Raphael (1483 –1520), who, according to Marcia B. Hall, was central to the development of two of the four modes of color in Rome of the High Renaissance: Chiaroscuro and Unione.

The other two modes were developed by Leonardo da Vinci (Sfumato) and Michelangelo (Cangiante).  The dramatic, often night-lighting of chiaroscuro is very recognizable especially as adopted by Caravaggio and Rembrandt.

In response to Leonardo’s sfumato and its overall tonal unity, Raphael developed this technique.  Although, Raphael was greatly impressed by sfumato, he sought to achieve soft shadows and tonal unity without sacrificing bellezza di colore, or brilliant color (a highly valued property of paintings in early Renaissance Italy). What he accomplished was a “union” of sfumato and bellezza di colore.

Unione joins contours, outlines and edges of objects and space so that the transition is neither fuzzy or overly bold. It establishes edges in a painting by gradient shifts between color, soft blending around the edges, and an overall bright and unified effect. It is called unione because it strives to create a flowing unity.  In Raphael’s portrait of Pope Julius II, see how he worked it into his compositions.

PopeJulius

In Marcia Hall’s book, the central chapter, entitled “The Modes of Coloring in the Cinquecento” argues that in the High Renaissance there evolved four systems of coloring, each demonstrated by a major master: sfumato (Leonardo), chiaroscuro (later Raphael and Sebastiano del Piombo), unione (Raphael), and cangiantismo (Michelangelo).2  In the following diagram, note the continuous sequence of subtle to bold adjacent modes in Renaissance painting, Sfumato  would come first, followed by Unione, Cangiante and finally Chiaroscuro.  Double click on the diagram, when it opens, double click again and it will be easier to read.  Let me know if you have trouble with viewing this chart.VALUE SCALE W SPHERES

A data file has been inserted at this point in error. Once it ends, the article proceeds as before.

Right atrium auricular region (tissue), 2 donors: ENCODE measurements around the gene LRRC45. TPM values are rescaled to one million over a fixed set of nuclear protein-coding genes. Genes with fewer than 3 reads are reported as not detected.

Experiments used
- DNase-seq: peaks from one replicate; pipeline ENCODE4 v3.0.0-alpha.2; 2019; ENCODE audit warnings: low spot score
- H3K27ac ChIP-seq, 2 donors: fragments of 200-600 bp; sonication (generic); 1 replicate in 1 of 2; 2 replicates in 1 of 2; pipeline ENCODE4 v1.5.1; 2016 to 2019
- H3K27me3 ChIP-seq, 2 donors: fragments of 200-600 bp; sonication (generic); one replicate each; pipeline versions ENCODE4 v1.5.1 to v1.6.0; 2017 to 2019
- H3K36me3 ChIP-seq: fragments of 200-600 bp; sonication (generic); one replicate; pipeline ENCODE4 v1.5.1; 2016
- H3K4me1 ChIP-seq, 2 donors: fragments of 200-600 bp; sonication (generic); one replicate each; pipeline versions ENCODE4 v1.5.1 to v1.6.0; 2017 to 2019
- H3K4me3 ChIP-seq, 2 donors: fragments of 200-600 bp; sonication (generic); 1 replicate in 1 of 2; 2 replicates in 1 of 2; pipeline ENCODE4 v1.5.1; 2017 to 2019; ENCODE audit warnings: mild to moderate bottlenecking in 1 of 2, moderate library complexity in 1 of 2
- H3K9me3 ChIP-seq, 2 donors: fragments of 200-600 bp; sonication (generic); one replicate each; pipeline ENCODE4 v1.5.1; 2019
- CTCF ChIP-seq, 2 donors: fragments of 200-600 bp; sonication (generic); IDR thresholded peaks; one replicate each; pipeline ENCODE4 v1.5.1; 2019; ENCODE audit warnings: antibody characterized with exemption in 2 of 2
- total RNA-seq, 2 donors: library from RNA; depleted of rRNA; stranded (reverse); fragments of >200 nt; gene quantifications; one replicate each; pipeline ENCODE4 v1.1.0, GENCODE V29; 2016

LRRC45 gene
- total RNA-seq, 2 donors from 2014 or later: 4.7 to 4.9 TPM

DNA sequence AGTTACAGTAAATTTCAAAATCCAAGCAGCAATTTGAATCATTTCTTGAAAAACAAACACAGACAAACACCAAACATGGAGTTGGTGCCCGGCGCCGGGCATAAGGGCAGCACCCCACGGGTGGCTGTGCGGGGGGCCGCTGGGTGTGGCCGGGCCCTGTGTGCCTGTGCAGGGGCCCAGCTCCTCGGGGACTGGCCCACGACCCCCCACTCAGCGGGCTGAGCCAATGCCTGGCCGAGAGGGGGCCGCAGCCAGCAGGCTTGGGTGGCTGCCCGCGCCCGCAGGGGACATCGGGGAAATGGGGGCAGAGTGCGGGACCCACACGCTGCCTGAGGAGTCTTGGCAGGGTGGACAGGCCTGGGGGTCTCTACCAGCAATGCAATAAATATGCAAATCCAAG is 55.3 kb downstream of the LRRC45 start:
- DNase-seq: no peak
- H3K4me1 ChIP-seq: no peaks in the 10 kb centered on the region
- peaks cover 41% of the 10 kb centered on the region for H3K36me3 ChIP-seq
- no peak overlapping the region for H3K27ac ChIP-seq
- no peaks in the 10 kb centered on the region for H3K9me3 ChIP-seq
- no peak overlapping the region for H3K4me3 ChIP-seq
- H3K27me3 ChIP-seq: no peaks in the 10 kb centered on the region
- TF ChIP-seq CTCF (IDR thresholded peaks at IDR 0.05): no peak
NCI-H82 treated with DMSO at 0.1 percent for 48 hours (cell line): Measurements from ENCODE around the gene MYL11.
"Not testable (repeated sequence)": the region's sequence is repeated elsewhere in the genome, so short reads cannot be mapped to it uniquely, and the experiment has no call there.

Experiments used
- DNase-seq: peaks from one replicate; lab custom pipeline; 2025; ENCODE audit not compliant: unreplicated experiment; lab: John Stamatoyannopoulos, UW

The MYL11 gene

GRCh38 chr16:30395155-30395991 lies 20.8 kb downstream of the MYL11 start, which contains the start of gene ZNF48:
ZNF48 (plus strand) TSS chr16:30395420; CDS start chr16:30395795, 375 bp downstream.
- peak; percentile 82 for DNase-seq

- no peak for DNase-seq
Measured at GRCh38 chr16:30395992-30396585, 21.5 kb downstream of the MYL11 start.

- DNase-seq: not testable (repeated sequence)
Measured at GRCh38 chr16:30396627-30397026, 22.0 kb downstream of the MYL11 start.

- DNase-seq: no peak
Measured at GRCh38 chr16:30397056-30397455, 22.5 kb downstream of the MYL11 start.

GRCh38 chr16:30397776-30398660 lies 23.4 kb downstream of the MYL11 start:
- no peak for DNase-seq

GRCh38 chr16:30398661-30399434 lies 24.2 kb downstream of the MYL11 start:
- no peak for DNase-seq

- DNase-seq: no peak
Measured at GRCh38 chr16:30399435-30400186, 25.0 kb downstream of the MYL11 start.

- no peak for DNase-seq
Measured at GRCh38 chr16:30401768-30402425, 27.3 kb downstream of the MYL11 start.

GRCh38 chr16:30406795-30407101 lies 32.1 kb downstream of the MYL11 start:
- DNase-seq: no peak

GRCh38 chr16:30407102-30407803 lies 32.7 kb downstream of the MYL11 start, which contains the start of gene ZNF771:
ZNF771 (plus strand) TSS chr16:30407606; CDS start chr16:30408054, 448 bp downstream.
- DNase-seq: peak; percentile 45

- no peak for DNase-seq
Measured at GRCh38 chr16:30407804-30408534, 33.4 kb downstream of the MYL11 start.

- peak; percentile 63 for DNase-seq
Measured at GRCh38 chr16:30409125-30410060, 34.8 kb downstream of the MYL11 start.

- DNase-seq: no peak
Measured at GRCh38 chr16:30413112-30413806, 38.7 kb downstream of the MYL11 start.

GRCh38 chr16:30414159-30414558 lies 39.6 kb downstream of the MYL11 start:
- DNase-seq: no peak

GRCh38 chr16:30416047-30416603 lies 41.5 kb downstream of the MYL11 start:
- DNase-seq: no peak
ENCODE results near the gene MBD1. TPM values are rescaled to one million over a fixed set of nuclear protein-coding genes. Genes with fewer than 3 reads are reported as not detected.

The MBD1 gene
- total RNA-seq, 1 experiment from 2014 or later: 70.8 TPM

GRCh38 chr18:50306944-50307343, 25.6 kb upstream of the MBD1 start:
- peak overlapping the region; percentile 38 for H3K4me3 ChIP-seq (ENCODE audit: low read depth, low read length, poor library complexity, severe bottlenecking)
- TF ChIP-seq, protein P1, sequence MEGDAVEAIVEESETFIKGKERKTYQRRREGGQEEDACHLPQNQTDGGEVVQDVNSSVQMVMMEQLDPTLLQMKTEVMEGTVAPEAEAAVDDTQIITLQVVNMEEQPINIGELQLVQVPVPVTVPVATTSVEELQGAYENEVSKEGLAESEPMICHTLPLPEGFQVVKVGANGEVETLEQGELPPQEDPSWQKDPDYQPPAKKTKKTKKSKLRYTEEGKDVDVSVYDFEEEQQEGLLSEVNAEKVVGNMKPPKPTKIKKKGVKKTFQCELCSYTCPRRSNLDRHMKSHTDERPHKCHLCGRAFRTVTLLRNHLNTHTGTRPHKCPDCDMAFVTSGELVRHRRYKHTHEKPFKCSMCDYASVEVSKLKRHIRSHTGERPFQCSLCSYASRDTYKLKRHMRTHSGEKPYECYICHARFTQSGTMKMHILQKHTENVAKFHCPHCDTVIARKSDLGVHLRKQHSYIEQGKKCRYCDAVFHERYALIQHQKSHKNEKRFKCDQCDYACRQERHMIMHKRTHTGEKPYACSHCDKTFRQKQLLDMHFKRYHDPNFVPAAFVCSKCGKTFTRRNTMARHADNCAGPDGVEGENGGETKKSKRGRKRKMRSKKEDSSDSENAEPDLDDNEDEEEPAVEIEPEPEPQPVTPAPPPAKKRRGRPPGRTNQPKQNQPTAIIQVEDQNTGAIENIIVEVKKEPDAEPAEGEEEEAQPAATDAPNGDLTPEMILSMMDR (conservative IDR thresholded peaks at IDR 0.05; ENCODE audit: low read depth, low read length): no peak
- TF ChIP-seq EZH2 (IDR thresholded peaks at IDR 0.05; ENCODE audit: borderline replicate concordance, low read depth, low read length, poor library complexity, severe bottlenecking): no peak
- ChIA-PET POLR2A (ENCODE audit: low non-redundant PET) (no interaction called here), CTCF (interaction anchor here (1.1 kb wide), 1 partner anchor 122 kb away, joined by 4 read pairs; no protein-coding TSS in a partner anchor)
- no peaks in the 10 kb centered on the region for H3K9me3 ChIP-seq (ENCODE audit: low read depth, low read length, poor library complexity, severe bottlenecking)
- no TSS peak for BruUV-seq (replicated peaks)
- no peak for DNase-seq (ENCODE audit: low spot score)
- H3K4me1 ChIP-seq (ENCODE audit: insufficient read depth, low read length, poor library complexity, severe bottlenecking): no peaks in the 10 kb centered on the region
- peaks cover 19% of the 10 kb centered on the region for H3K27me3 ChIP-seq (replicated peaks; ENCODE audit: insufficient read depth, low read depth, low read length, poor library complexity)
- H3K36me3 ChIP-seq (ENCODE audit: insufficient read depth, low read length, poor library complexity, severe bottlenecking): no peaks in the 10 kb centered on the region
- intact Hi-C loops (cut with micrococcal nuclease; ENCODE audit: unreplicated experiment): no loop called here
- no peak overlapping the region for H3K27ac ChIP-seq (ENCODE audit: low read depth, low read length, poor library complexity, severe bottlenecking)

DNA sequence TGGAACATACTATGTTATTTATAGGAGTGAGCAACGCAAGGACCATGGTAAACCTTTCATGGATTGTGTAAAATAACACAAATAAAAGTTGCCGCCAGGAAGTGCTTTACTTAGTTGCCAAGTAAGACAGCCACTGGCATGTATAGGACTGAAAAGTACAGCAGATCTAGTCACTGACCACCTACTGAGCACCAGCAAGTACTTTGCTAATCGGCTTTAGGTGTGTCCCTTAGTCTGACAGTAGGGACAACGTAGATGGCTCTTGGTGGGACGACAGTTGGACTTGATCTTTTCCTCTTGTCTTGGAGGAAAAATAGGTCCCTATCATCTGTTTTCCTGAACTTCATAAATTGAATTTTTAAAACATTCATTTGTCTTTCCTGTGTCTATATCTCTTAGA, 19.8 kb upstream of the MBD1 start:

I hope this explanation on the play of values and colors will inspire you to test out some exciting compositions “alla Renaissance.”   Next month, we will discuss, CANGIANTE.  The term comes from the Italian “cangiare” that means “to change”.  It is a way of rendering shadows by changing the color.  This is achieved by adding analogous and complementary colors. 

God bless. OM

References:

1. “What are the characteristics of renaissance art | ChaCha.” Insert Name of Site in Italics. N.p., n.d. Web. 4 Feb. 2015 <http://www.chacha.com/question/what-are-the-characteristics-of-renaissance-art>.

2.  Color and Meaning: Practice and Theory in Renaissance Painting by Marcia Hall, Cambridge University Press, April 1994, ISBN: 9780521457330

Color and Meaning: Practice and Theory in Renaissance Painting.. (n.d.) >The Free Library. (2014). Retrieved Feb 02 2015 from http://www.thefreelibrary.com/Color+and+Meaning%3a+Practice+and+Theory+in+Renaissance+Painting.-a016871241